Setting Up a Public Limited Company in Singapore

Updated on Tuesday 16th July 2019

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The private limited company in Singapore, as well as the public limited company, are the two business forms commonly used by investors. Their popularity is due to the fact that they offer, as the name suggests, limited liability to the founders, who are only liable to the extent of the capital they invest in the business.
Investors setting up a public limited company in Singapore will need to follow a few simple steps as well as observe the requirements for this particular business form.
Our team of agents who specialize in the registration of a private limited company in Singapore can also help investors open a public limited company.

What are the characteristics of the public limited company?

The public limited company shares certain similarities with the private one, however, its characteristics make it more suitable to large businesses. Among its key traits we can mention the following:
  • Public: this company can offer its shares to the public, which is not possible with the private limited company.
  • Liability and separation: the public limited company has legal capacity and it is separate from its founders or directors; the shareholders have limited liability.
  • Shareholders: at least 50 shareholders are required for this type of company, making it appropriate for large corporations.
  • Listed: the public limited company is, in most cases, listed on the stock exchange.
  • Regulations: because of its nature and the fact that it is listed, the public limited company us subject to more stringent accounting and reporting rules.
Like the private limited company in Singapore, the public company will need to have a locally registered office. 

What are the steps for opening a public limited company?

When starting a public limited company, investors will usually follow these steps:
  1. Choose a company name: the name of the company is a unique one and needs to be approved before the company can be registered.
  2. Registered office: the company must have a registered office in Singapore and the address is provided during the incorporation process.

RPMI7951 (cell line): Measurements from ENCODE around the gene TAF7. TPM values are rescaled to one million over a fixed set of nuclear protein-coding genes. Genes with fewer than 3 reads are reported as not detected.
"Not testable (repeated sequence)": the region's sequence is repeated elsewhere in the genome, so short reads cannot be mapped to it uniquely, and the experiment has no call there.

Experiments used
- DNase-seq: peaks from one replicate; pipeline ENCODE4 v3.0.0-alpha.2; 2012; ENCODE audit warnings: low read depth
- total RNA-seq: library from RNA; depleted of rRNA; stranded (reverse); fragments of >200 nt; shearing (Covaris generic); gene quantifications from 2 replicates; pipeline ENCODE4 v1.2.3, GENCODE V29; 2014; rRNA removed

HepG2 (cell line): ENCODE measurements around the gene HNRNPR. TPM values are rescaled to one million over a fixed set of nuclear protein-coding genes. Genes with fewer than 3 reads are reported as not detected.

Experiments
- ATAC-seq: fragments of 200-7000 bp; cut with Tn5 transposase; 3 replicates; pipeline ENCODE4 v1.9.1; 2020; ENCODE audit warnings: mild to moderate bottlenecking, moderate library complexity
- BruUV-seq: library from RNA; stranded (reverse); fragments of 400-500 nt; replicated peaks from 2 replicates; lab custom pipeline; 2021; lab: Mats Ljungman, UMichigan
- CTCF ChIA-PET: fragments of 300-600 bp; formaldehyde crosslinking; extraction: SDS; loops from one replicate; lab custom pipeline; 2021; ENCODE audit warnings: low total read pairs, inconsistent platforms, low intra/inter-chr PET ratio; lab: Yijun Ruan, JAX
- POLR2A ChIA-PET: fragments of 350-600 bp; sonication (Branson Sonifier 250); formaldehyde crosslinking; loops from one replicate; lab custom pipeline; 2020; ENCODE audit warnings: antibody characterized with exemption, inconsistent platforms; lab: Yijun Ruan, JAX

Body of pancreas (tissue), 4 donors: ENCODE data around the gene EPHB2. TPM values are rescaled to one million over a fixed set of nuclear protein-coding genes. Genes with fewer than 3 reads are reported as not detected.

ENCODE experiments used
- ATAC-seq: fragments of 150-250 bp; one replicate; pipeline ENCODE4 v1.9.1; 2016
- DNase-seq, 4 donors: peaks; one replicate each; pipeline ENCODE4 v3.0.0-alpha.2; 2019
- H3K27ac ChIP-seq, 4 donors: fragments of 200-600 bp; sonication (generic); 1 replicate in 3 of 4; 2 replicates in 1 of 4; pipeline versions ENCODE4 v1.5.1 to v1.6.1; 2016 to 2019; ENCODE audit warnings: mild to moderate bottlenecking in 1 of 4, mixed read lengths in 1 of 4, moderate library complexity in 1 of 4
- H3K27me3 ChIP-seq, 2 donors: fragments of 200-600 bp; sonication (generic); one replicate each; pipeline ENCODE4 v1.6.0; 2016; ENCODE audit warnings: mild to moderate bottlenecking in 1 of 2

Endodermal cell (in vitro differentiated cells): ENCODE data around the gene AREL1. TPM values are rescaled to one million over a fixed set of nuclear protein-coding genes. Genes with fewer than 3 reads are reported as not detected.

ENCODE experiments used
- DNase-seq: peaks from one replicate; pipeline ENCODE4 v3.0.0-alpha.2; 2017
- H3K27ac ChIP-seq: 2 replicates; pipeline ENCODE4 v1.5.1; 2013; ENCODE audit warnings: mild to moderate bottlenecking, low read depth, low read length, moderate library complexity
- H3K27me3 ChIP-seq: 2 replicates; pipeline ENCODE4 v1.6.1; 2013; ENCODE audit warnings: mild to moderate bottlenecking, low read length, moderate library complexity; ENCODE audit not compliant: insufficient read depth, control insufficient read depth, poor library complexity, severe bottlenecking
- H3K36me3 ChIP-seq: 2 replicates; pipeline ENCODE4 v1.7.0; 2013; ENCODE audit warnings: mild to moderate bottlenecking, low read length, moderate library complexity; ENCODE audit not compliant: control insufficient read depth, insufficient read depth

3. Constitution: the company’s constitutive documents are drawn up, with details about its characteristics, governance, operations, director’s rights, and liabilities, etc.
  4. Submitting the application: the company is registered with the Accounting and Corporate Regulatory Authority; this step can be performed via an online platform.
The company secretary must be appointed within six months following the company’s incorporation date. The secretary must be a natural person and a resident in Singapore. 
The public limited company is subject to different, more complex regulatory principles compared to the private type. For example, it will need to register a prospectus with the Monetary Authority before it can submit any public offers.
The public limited company in Singapore is set up in the same way as the Pte Ltd in Singapore

How is a public limited company taxed in Singapore?

The taxation regime for the Pte Ltd Singapore, as well as the public limited company, includes a corporate income tax of 17%. For the income year 2019, 75% of the first 10,000 of normal chargeable income for companies as well as 50% of the next 190,000 SGD are exempt from tax. Singapore does not impose a withholding tax on dividends paid by resident companies. Other taxes include interest and royalties withholding tax, social security, stamp duty, property tax. In some cases, a monthly levy can apply per foreign worker (in certain industries). Another type of tax applicable in Singapore is the goods and services tax, or the GST, which is similar to the value-added tax. The standard rate is 7%, with 0% for the export of goods and international services. Public limited companies can register for GST payment voluntarily or when their taxable turnover is more than 1 million SGD in a calendar year or it is expected to exceed this value in the next 12 months.
The tax year in Singapore is usually the same as the calendar year and companies are expected to submit the estimated chargeable income within three months of the end of the financial year. Certain penalties apply for late filing as well as failure to file.
Contact us for more information about the public and private limited company in Singapore and for complete company incorporation services for these two business forms as well as others.


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